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I’m An Author…Do I Need a Blog?

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I’m An Author…Do I Need a Blog?

This article originally appeared on bookbaby.com

Some say authors should blog for the simple reason that it helps you write more consistently. Blogs build connections and experience. They also take time away from your other activities — like writing your next book. So… do you need a blog?

“Do I need a blog?” It’s a question on the mind of new authors everywhere.

The answer is a resounding, “Probably.”

Blog to book

Blogs have been around since 1994. By 2006, there were more than 50 million blogs online, including major hubs of international interest like Gizmodo, Gawker, and The Huffington Post. And while it’s true that the prominence of blogs has decreased somewhat — due to things like the rise of social media, podcasts, and platforms like YouTube, which ushered in the age of “vlogging” — blog are still hugely influential for anyone attempting to build an online platform. This is especially true for authors.

Consider, for example, the work of Nina Amir, a friend of BookBaby. Nina wrote the bestselling How To Blog A Book and runs and maintains four different blogs herself. She exemplifies how, beyond even building a platform, maintaining a blog is a great way to embark on the daunting task of writing and publishing book.

Amir details how, if you do it right and blog consistently about a cohesive set of topics, you can stitch together a book of original content. Plus, as you publish content, you’re inevitably building an author platform, which itself can attract the attention of publishers and potentially even land you a book deal.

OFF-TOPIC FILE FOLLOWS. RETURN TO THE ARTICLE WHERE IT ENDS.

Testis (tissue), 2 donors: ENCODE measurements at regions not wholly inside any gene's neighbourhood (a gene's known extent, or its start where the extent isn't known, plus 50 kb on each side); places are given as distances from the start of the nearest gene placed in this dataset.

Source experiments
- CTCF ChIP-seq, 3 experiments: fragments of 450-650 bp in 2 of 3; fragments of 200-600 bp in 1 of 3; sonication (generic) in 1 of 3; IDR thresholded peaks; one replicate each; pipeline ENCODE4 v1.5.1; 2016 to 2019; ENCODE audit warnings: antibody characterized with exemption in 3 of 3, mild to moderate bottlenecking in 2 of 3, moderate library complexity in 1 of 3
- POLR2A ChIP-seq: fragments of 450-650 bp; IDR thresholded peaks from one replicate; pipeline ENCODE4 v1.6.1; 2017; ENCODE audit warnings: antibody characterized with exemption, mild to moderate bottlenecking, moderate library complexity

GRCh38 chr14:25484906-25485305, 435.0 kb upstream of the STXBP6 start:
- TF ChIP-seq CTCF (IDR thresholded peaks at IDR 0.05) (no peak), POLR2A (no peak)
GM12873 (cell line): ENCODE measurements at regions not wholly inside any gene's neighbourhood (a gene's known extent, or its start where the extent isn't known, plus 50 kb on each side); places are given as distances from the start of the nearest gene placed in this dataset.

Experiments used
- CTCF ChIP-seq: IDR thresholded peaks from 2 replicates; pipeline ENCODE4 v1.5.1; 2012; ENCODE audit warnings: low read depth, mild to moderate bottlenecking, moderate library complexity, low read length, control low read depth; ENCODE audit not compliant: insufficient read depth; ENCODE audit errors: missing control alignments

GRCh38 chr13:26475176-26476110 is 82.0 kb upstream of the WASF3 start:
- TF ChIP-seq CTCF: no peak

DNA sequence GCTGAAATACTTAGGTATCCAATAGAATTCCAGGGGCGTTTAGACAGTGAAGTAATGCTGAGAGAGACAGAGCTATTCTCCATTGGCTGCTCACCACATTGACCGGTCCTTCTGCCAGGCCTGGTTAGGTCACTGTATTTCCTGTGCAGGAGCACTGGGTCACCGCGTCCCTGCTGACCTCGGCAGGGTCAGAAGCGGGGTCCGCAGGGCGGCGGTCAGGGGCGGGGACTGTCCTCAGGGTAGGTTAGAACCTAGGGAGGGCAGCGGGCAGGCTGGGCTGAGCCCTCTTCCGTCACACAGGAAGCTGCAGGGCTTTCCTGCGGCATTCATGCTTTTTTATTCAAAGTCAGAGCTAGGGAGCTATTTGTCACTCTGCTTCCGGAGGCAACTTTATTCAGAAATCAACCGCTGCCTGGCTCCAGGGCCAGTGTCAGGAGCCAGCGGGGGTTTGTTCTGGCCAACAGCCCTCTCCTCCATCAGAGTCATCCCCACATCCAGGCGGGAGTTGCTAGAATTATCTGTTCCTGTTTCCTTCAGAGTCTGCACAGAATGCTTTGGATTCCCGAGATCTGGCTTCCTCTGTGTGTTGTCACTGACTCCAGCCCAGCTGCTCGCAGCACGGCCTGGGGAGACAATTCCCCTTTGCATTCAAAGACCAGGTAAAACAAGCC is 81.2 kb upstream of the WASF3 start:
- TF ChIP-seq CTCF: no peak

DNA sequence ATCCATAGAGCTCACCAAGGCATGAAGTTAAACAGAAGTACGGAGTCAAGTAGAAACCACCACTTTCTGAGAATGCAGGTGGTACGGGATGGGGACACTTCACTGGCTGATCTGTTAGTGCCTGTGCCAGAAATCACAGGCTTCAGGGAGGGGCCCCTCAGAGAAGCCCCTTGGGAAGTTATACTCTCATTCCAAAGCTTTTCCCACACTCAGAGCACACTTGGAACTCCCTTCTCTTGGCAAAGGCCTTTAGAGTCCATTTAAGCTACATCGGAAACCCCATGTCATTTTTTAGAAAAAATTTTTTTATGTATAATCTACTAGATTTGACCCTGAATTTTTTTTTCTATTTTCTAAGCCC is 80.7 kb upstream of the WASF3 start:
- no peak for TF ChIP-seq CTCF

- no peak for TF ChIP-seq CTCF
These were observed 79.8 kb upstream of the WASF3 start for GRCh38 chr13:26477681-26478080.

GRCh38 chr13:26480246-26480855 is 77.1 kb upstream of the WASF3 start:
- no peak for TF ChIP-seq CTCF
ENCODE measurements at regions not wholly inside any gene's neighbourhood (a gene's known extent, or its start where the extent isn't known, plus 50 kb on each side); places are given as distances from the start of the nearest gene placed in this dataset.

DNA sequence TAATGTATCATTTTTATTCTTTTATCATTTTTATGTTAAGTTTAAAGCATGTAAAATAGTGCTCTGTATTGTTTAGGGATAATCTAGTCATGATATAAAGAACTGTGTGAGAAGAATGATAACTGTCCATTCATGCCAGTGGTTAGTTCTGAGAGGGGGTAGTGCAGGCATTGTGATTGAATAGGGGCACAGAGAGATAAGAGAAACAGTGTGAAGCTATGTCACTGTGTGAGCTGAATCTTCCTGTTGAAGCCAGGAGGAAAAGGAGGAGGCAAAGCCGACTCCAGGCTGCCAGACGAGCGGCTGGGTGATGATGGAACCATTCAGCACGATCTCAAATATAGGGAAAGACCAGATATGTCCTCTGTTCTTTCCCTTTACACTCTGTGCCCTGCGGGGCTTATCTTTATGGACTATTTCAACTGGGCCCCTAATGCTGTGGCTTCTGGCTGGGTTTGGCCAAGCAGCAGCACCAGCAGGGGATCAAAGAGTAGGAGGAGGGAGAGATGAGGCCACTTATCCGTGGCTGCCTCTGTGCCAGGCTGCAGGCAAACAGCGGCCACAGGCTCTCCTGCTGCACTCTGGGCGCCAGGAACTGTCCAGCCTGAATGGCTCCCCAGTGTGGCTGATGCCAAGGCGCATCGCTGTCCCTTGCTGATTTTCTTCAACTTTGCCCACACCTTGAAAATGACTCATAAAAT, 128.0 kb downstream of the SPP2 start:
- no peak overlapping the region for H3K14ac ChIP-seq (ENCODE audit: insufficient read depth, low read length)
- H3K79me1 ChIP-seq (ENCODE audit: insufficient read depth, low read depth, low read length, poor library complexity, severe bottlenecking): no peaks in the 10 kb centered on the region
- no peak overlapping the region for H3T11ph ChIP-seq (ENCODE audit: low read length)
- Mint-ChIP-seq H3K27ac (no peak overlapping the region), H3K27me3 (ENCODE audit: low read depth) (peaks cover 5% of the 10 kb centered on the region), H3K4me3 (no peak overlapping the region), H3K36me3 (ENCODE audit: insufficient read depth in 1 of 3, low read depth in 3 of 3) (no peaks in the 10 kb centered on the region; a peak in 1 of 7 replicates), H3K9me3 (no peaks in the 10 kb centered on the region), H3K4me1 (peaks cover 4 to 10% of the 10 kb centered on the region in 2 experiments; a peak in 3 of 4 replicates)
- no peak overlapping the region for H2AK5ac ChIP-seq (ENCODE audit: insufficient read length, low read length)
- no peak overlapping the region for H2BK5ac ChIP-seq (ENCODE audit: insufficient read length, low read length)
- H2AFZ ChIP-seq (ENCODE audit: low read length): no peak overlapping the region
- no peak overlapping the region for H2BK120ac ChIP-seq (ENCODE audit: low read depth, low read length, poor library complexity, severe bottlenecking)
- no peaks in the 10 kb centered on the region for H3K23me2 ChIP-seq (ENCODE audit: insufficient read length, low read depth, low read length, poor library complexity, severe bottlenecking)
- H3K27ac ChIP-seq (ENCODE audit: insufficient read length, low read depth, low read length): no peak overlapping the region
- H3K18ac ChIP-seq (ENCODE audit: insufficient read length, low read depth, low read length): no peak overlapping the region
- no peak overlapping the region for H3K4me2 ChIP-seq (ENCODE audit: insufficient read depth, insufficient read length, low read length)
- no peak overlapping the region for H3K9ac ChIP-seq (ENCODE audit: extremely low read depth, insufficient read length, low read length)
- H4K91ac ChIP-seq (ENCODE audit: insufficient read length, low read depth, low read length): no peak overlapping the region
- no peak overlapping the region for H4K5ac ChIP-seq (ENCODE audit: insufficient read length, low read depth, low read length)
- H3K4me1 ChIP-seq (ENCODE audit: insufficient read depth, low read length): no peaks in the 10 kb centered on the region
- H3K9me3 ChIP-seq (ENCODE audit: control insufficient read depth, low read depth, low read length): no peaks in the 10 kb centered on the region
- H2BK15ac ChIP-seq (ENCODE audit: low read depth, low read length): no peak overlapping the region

What she posits is true, but I believe there are simple, practical reasons why authors should consider starting personal/professional blogs.

Blogging establishes writing discipline

If you blog everyday, you’re practicing your craft  and developing your writing style. That means you’re improving, and what could be more important for new authors than polishing your writing chops?

All authors should blog for the simple reason that it helps you write more consistently. Sticking to a regular publishing schedule forces you to center yourself and focus on making your writing engaging.

Blogging enables feedback

A key component of improving your writing is receiving — and implementing — feedback. Blogs provide a great venue for feedback, not just from well-meaning family members who might hold back, but from real-life readers who will respond critically to the different styles and strokes you play with. That’s an opportunity new authors can’t afford to pass up.

Blogging can establish expertise and credibility

The longer you blog, the more valuable the content you produce and the larger you can make your following — all of which contributes to your credibility.

This is critical for nonfiction authors, especially. Readers need to view you as an expert in your field. You want them to think of you as the go-to person on your chosen topic when they are ready to buy your books and products.

Your blog can build connections

Finally, through blogging, you make yourself available to a swath of potential connections — not just with readers and customers, but also with other authors, business owners, bloggers, and service providers.

Bloggers need each other to share content, guest post, and offer support. Within your online community, you can find potential speaking opportunities, co-authors, media and marketing opportunities, and business connections. This is a way to supercharge your online platform and presence in a way that will prove very attractive to publishers.